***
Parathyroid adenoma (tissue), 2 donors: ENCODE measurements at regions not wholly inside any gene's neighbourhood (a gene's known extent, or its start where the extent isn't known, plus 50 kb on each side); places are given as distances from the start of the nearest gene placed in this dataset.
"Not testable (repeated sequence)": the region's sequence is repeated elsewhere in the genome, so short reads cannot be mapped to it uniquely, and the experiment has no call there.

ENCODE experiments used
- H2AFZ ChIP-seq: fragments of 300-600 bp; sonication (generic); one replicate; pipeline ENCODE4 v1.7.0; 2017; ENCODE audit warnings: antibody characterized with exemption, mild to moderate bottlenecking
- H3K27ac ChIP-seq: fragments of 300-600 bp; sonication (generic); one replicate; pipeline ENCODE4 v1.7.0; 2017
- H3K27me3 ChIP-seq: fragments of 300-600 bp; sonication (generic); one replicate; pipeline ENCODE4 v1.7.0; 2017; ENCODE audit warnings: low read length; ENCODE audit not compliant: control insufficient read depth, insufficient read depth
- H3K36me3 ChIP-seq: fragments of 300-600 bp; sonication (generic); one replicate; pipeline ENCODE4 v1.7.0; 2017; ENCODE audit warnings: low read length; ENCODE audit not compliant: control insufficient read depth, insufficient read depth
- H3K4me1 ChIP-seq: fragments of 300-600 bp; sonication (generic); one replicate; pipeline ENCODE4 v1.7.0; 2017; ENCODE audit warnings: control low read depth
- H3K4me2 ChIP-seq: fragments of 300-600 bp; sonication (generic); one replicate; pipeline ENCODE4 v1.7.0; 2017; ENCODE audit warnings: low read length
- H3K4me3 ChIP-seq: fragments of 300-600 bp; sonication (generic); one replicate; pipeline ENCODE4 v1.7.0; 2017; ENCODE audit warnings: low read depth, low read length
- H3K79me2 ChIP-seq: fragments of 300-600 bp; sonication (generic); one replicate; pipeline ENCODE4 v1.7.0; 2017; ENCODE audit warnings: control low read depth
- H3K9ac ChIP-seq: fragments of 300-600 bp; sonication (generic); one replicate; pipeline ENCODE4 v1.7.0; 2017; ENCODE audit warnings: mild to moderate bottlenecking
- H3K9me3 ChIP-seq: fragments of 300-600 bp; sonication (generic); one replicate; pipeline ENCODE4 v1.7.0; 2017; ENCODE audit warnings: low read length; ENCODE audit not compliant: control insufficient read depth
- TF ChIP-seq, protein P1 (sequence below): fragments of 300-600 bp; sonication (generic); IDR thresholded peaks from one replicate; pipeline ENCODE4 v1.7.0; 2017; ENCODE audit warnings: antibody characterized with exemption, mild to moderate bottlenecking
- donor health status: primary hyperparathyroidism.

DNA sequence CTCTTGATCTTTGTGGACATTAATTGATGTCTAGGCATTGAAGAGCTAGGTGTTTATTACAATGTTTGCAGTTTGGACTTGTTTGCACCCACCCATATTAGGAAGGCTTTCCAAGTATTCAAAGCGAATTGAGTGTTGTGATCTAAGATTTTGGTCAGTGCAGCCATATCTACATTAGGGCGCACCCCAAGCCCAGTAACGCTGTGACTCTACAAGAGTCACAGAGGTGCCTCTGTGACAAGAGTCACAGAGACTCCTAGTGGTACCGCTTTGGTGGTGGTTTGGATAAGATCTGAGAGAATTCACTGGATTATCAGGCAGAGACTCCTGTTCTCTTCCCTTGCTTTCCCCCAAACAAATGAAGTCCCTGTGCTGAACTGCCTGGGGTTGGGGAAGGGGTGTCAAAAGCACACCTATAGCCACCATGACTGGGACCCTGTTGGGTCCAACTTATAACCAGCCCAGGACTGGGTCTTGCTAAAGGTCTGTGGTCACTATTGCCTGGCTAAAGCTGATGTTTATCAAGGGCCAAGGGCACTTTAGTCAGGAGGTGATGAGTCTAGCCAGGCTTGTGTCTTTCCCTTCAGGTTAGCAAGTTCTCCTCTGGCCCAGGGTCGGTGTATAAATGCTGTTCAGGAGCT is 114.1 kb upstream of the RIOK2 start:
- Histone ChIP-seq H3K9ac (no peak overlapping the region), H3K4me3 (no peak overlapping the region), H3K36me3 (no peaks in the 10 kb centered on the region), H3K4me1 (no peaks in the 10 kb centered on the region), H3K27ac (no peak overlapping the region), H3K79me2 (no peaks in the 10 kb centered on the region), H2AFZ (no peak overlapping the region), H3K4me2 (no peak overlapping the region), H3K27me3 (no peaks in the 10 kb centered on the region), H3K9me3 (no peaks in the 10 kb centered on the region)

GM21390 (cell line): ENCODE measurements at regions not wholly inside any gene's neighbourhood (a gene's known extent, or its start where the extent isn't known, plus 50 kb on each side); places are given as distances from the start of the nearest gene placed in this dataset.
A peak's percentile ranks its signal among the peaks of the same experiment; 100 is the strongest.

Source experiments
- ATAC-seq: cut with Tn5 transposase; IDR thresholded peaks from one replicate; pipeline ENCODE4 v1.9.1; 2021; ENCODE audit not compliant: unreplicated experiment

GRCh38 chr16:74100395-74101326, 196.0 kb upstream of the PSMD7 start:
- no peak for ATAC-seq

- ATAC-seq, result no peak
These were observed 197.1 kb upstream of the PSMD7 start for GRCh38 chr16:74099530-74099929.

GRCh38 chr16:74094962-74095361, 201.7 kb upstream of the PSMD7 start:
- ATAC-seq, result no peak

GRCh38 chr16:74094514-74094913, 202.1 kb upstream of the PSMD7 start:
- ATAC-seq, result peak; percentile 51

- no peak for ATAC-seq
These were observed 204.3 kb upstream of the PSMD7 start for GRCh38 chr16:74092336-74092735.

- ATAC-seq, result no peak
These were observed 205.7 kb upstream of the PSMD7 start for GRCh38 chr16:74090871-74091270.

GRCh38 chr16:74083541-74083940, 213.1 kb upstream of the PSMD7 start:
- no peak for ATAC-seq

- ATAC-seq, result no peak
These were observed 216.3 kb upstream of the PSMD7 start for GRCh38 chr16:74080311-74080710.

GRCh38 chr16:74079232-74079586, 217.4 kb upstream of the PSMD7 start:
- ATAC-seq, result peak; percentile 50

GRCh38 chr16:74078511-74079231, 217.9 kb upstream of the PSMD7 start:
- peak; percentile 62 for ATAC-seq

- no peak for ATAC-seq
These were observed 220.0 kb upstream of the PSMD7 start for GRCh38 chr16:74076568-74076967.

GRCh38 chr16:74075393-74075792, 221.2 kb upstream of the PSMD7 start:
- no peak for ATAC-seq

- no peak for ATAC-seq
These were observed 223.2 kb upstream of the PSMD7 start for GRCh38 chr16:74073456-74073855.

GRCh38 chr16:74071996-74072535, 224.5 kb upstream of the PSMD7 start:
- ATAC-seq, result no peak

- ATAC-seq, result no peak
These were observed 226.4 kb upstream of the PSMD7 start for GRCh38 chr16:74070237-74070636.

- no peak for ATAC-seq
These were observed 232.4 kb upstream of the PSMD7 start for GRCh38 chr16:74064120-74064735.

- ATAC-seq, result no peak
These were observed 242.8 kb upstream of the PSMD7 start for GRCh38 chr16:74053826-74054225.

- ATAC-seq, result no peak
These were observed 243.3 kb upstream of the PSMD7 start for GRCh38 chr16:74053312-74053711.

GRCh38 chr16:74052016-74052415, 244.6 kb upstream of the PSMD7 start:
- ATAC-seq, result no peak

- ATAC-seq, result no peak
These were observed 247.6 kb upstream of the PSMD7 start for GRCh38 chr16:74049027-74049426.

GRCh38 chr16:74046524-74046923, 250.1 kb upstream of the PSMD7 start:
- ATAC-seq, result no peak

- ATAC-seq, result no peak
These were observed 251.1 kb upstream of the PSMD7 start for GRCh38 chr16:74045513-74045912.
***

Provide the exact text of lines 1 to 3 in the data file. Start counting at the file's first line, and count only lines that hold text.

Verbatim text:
Parathyroid adenoma (tissue), 2 donors: ENCODE measurements at regions not wholly inside any gene's neighbourhood (a gene's known extent, or its start where the extent isn't known, plus 50 kb on each side); places are given as distances from the start of the nearest gene placed in this dataset.
"Not testable (repeated sequence)": the region's sequence is repeated elsewhere in the genome, so short reads cannot be mapped to it uniquely, and the experiment has no call there.

ENCODE experiments used